Tackling smuggling, false declaration

Posted on : 06 Feb 2018  Source of News: borneo post online

Abang Johari (seated centre) and Subromaniam (seated sixth left) in a group photo with Customs directors and officers. — Photo by Tan Song Wei

KUCHING: The Royal Malaysian Customs Department (Customs) has introduced a New Agent Policy as part of its efforts to tackle issues such as smuggling and false declaration of imports and exports.

According to its director-general Datuk Seri Subromaniam Tholasy, the new policy will require Customs forwarding agents to “know their customer” based on the ‘Know Your Customer Due Diligence’ concept, where the agents must verify the identity of importers and exporters and make sure they are not violating the Customs Act.

“The forwarding agents serve as the middlemen between Customs and the importers and exporters and it is their responsibility to know who their customers are to ensure that cases such as false declaration

of goods or smuggling do not occur,” he told a press conference prior to the launch of the 83rd Malaysian Customs Directors Meeting which was officiated by Chief Minister Datuk Patinggi Abang Johari Tun Openg at a leading hotel here yesterday.

Subromaniam pointed out that the decision to introduce the policy was in view of the many smuggling or false declaration cases discovered by the department and whenever Customs officers investigated these cases, more often than not, the companies were either bogus or the premises did not exist.

“We have since given time for the Customs forwarding agents to verify their customers and if we find out that there are still cases of false declaration or smuggling, we will suspend their licence for six months,” he stressed.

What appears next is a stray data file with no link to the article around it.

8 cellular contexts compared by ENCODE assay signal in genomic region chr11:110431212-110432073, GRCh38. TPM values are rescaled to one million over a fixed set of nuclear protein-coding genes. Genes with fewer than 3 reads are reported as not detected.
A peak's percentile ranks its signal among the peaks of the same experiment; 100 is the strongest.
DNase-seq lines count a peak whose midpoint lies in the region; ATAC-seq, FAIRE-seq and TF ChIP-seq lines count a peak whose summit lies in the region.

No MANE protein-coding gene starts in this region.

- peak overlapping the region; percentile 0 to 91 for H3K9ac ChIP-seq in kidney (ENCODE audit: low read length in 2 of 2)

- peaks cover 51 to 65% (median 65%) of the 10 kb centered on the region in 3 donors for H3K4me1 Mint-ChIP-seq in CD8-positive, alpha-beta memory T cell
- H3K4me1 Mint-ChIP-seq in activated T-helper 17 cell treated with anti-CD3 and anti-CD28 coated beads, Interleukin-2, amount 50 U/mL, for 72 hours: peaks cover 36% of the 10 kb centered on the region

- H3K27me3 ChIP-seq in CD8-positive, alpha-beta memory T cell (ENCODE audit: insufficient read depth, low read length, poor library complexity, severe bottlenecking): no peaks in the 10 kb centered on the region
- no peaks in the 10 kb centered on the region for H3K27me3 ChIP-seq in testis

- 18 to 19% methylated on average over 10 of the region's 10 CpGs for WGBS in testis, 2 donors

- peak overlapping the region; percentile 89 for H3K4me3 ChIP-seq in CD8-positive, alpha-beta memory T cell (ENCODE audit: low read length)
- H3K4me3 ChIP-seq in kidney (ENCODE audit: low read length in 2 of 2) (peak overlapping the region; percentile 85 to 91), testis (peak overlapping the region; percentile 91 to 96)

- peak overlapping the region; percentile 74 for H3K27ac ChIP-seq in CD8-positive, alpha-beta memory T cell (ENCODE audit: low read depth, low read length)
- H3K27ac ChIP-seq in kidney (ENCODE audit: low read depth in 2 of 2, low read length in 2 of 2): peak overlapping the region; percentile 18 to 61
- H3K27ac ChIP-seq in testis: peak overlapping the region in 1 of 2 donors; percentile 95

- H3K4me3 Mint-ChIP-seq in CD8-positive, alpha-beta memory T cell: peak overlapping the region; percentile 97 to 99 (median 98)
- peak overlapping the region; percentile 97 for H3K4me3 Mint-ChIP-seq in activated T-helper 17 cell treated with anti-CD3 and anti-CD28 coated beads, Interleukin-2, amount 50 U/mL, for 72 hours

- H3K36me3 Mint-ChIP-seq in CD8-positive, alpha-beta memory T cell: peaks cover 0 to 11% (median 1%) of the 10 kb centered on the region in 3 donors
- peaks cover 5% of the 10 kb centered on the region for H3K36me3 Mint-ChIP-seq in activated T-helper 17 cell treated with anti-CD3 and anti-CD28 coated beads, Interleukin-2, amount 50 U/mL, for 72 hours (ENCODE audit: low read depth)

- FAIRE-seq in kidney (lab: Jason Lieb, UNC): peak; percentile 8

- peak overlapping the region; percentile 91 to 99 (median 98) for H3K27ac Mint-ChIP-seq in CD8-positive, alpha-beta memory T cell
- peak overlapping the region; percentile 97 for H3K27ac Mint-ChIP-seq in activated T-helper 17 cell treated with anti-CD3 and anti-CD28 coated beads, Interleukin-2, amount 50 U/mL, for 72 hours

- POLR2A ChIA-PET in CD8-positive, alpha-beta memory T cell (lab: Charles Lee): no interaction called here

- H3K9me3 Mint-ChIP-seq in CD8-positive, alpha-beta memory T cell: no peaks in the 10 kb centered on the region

To prove that Customs meant business, Subromaniam disclosed that 31 forwarding agents throughout the country had since had their licence suspended.

Most of the agents are from Selangor while seven are from Sibu, Sarikei and Kuching.

“These errant agents have been given show-cause letters whereby the suspension of their licence takes effect on February 5 (yesterday).

“They were found to have committed various offences including falsifying documents, submitting false declaration, participating in smuggling activities, presenting falsified Customs Official Receipts and so on,” he explained.

He expressed hope that following this policy, smuggling and false declaration cases would be reduced and eradicated.

“We will not compromise with those who try to trick the Customs Department nor will we tolerate those who give excuses that they were merely declaring information submitted by the importers or exporters.

“If they are found to be involved in one way or another, be it in falsifying documents or declaring false imported or exported goods, stern action will be taken against them,” he warned.

Currently, there are around 3,000 forwarding agents nationwide.

Also present were Customs deputy director-generals Datuk Zulkifli Yahya (Enforcement and Compliance), Datuk Paddy Abdul Halim (Customs/GST) and Datuk Dr Ahmad Jailani Muhamed Yunus (Management), and State Customs director Datin Sharifah Halimah Tuanku Taha.